SOUTHGATE v. FRIERAnnotate this Case
SOUTHGATE v. FRIER
1899 OK 62
57 P. 841
8 Okla. 435
Supreme Court of Oklahoma
GEORGE M. SOUTHGATE
B. M. FRIER
STATEMENT OF THE CASE.
This was an action brought in March, 1897, by B. M. Frier against George M. Southgate to recover upon a promissory note, payable November 16, 1891. The case was tried by the court without a jury, upon an agreed statement of facts, by which it was admitted by the plaintiff and defendant that the note sued on was executed in the state of Kansas and that plaintiff is a resident of the state of Kansas; that before the maturity of the note the defendant, G. M. Southgate, on September 1, 1891, left the state of Kansas, and came into the Territory of Oklahoma, and that he has continuously resided in the county of Pottawatomie, Territory of Oklahoma, since the said 1st day of September, 1891, and is still a resident of said county and Territory; that said note has not been paid by said Southgate, nor has he authorized any one to pay it; that the statute of limitations had only run about two and one-half years under the Statutes of Oklahoma of 1890 when the statutes of Oklahoma of 1893 took effect. It was agreed by the counsel for plaintiff and defendant that the only question presented by the demurrer of plaintiff is as to whether or not the statute of limitations had run on the cause of action herein at the expiration of five years from the date the cause of action accrued under the Statutes of Oklahoma of 1890, viz. November 16, 1891, of if the plaintiff has five years from the date the Statues of Oklahoma went into effect in which to commence his action on the note described in plaintiff's petition. It was also agreed that the court shall consider the above facts the same as though they were disclosed by the petition and answer herein, and that it shall enter judgment in conformity with its ruling on the demurrer, without evidence. On this statement judgment was rendered for the plaintiff, from which the defendant, G. M. Southgate, appeals. Affirmed.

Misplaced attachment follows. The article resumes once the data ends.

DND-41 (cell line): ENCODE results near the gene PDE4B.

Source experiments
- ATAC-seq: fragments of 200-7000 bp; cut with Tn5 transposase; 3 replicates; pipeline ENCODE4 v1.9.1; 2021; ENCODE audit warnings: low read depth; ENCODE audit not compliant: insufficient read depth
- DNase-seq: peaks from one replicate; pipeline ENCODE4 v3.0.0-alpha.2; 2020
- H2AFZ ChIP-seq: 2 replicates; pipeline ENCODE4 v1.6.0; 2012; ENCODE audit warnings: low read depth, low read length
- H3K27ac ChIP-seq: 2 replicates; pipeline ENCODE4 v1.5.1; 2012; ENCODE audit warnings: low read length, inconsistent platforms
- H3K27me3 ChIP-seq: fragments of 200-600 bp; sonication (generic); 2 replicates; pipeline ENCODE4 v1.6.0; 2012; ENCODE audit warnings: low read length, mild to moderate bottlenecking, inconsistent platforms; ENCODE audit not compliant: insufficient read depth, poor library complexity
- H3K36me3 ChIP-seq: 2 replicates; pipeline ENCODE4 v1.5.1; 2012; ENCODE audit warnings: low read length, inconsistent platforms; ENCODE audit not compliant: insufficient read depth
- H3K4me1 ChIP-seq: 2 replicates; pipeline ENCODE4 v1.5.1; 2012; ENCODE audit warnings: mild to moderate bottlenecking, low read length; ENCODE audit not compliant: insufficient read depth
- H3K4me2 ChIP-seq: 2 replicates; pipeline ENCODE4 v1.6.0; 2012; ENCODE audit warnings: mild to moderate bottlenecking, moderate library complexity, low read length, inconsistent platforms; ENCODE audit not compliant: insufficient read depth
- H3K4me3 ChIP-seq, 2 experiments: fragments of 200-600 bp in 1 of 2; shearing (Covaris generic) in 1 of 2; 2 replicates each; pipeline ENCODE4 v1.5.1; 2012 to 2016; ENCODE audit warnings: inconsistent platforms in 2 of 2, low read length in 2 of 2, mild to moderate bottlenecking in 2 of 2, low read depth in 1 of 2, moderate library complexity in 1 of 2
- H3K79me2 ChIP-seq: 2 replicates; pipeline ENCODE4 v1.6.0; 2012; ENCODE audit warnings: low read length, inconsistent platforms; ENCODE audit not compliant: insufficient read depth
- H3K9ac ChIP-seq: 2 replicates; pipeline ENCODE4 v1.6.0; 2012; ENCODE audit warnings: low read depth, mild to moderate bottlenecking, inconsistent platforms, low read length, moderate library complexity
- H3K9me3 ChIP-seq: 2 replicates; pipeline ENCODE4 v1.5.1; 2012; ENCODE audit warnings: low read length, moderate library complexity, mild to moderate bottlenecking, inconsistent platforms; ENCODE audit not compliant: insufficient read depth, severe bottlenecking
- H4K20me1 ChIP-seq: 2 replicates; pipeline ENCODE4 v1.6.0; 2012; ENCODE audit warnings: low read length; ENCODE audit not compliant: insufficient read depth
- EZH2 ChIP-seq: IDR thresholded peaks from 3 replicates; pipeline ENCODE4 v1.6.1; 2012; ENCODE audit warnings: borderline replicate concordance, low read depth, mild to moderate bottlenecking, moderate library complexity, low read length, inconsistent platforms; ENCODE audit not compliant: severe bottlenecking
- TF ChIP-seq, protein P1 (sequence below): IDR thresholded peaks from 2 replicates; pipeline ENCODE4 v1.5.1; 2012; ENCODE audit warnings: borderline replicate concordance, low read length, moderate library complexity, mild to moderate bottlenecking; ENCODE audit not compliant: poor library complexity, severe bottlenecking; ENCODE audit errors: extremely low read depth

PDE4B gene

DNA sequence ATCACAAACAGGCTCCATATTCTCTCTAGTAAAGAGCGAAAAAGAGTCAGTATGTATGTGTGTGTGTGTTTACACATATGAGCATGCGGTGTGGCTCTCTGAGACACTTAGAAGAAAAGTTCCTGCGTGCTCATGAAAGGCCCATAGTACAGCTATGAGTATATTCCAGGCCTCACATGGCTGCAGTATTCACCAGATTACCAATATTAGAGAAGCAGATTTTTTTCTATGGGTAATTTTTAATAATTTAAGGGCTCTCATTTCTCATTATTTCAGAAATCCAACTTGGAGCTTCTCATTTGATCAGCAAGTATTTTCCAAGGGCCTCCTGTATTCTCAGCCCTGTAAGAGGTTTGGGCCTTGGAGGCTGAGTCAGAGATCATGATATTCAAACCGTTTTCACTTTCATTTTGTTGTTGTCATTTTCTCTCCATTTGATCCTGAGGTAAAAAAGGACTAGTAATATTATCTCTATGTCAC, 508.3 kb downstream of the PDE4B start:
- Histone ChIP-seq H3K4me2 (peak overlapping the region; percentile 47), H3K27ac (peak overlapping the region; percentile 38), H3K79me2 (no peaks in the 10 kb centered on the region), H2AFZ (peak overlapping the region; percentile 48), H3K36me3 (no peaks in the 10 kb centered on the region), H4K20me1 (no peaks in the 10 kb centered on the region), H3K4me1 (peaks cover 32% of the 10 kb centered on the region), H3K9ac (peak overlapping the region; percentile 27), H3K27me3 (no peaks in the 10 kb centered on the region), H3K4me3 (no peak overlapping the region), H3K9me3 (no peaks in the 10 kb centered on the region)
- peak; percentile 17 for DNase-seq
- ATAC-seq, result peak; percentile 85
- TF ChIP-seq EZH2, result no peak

¶0 LIMITATIONS--State of--Time of Taking Effect. Under a statute of territorial limitations, the time of limitation commences when the cause of action is first subjected to the operation of the statute, unless the legislature has otherwise provided. The legislature of Oklahoma having adopted a statute of limitations in 1890, which was abolished, and a new statute adopted in 1893, the effect of this legislation was to renew the causes of action which had not expired before the new statute took effect, the legislature not having otherwise provided.
Error from the District Court of Pottawatomie County; before B. F. Burwell, District Judge.
Pendleton & Madden, for plaintiff in error.
T. G. Cutlip and B. B. Blakeney, for defendant in error.
¶1 It was provided in the Statutes of 1890, p. 930, art. 43, sec. 2, that "the following actions may be brought within the time herein limited respectively after their causes accrue, and not afterwards, except when otherwise specially declared: * * Those founded on written contracts and those brought for the recovery of real property within five years." The Statutes of Oklahoma of 1893, which went into effect August 14, 1893, provided in ch. 66, art. 3, sec. 18, that "civil actions * * can only be brought within the following periods, after the cause of action shall have accrued, and not afterwards: First. Within five years: An action upon any agreement, contract or promise in writing."